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ENG 1020

This category contains 9 posts

Digital Storytelling in First-Year Composition

I can vividly recall stumbling across “The World of Digital Storytelling” by Jason Ohler in late 2008. I was on winter break and I was looking for an innovative way to teach a personal narrative assignment to my soon-to-be first-year composition students. To be sure, I taught personal narrative assignments many different ways during many … Continue reading

Making the Most of Student Conferences: Instructor Feedback as Heuristic

  As teachers, we do all we can to ensure the success of our students.  We make syllabi, we develop assignments and rubrics, we grade, and we converse with our students.  It is our belief that these pedagogical practices matter to students, encourage learning, and produce the successful writers in the future.  And while most … Continue reading

My On-again, Off-again Love Affair with Collaborative Writing Projects

Collaborative writing projects are a very great good, and I will continue to assign them. Collaborative writing projects are problematic and I consider cutting them from my course plans every semester. From Kenneth Bruffee to Ira Shor, pedagogical theorists have maintained not only the value of student collaboration, but the necessity of it. Knowledge is … Continue reading

We’ve Always Taught Technology in Composition!

Joe Torok is a PhD candidate in Rhetoric and Composition as well as a Lecturer in the English Department at Wayne State University. He teaches Basic Writing and Technical Communication and has been instrumental in helping the department significantly expand the number of its online course offerings.   I don’t often see technology in scare quotes, but … Continue reading

How did IT get here? Part II: Strategies for Supporting Students’ Development of Metacognitive Inscription

    This is the second post of a two-part series written by Adrienne Jankens, Angela Meador, and Thomas Trimble on metacognition’s role in the WSU Composition sequence.   In our previous post, we provided an overview of the theoretical and pedagogical context behind the Composition Program’s interest in metacognitive awareness and reflection. The core argument … Continue reading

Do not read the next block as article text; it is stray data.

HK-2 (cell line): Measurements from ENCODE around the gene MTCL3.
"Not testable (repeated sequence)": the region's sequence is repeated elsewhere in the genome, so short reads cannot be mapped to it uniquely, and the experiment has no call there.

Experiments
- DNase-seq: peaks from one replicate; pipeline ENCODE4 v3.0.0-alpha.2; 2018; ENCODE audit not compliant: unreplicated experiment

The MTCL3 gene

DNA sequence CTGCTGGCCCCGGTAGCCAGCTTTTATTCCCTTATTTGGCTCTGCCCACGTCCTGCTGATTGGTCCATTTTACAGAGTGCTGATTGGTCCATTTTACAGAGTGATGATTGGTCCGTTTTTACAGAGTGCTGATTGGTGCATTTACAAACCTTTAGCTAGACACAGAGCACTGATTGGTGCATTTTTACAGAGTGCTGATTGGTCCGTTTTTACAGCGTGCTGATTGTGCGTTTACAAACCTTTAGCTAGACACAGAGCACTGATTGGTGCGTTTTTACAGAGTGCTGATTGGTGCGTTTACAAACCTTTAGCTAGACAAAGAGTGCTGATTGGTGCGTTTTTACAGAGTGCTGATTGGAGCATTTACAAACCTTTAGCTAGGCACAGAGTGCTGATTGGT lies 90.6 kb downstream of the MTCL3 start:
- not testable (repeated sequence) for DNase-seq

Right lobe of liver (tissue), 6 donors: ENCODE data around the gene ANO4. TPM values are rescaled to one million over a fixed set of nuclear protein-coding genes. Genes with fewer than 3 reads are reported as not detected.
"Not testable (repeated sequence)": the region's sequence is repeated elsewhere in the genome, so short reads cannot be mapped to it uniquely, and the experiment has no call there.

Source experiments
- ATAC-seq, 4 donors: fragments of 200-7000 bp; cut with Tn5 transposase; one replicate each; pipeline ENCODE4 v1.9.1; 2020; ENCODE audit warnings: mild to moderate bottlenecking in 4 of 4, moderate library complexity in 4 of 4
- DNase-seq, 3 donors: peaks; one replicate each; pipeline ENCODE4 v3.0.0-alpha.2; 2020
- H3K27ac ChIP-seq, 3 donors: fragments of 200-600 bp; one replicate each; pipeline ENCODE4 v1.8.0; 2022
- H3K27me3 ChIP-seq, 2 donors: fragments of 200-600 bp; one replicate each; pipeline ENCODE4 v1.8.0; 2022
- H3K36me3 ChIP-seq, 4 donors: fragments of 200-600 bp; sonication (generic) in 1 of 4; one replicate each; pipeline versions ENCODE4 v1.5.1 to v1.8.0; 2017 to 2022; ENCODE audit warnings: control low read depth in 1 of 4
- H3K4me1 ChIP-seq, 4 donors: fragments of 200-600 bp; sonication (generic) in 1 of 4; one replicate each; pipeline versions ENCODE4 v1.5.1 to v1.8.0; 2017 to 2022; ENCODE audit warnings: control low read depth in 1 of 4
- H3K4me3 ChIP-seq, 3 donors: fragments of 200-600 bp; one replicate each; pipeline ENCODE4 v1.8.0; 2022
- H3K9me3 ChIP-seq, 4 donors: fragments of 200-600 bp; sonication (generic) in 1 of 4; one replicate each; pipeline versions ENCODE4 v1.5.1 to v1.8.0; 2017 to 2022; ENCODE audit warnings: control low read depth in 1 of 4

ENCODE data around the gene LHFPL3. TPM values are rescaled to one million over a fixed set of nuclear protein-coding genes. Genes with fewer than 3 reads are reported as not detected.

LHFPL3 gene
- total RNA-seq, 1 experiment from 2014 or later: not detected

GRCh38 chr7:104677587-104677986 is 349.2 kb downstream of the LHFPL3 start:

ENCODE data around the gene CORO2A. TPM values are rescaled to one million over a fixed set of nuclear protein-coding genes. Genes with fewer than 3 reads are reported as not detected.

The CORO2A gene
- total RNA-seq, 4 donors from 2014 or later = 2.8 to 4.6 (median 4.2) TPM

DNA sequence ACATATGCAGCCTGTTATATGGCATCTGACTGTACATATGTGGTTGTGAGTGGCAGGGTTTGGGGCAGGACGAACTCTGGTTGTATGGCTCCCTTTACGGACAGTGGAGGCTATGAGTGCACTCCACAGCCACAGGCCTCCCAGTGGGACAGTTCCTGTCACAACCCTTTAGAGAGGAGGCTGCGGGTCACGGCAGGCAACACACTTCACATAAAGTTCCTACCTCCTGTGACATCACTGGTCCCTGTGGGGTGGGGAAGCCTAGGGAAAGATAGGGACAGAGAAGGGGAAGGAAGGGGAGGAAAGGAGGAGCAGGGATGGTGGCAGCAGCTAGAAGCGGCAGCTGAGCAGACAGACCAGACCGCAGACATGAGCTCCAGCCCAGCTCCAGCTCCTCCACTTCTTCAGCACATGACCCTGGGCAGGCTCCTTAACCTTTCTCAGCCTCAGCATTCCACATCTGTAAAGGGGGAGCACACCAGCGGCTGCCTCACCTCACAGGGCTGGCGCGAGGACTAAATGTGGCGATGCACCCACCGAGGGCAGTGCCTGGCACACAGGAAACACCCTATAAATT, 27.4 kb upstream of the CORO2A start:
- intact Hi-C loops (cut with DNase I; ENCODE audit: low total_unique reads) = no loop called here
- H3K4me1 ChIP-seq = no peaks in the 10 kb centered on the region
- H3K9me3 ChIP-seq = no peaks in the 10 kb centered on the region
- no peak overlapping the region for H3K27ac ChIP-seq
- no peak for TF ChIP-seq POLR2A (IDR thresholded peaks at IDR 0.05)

How did IT get here?

This is the first post of a two-part series written by Adrienne Jankens, Angela Meador, and Thomas Trimble on metacognition’s role in the WSU Composition sequence. Why Metacognition? Metacognition and reflection’s roles within the WSU Composition sequence can be traced to two related contexts, one of which was institutionally-specific to WSU, and another connected to … Continue reading

“Watch and Wait”: Some Thoughts About the End(s) of Reflection in an ENG 1020 Semester

The first year of blog posts have started a conversation that has helped me feel more connected with other teachers and more deliberate and informed in my own day to day teaching. The longest thread on reflection was an interesting and appropriate starting point for this blog too – giving insight into not only into … Continue reading

Piloting the New 1020, Part V: Teaching and Learning about Discourse and Discourse Communities in the Inquiry-Based Classroom

Note: This it the fifth in a series of blog posts chronicling the piloting of the new ENG 1020 Curriculum. You can find all entries in the series here. Each of us teaching pilot sections of ENG 1020 has our own angle to the course. While we have agreed on several components of the course … Continue reading

Piloting the New 1020: Viral Genres

Note: This it the first in a series of blog posts chronicling the piloting of the new ENG 1020 Curriculum. You can find all entries in the series here. One of the challenges of revising the 1020 curriculum for piloting this Fall, at least for this instructor, was the thought of giving up on assignments … Continue reading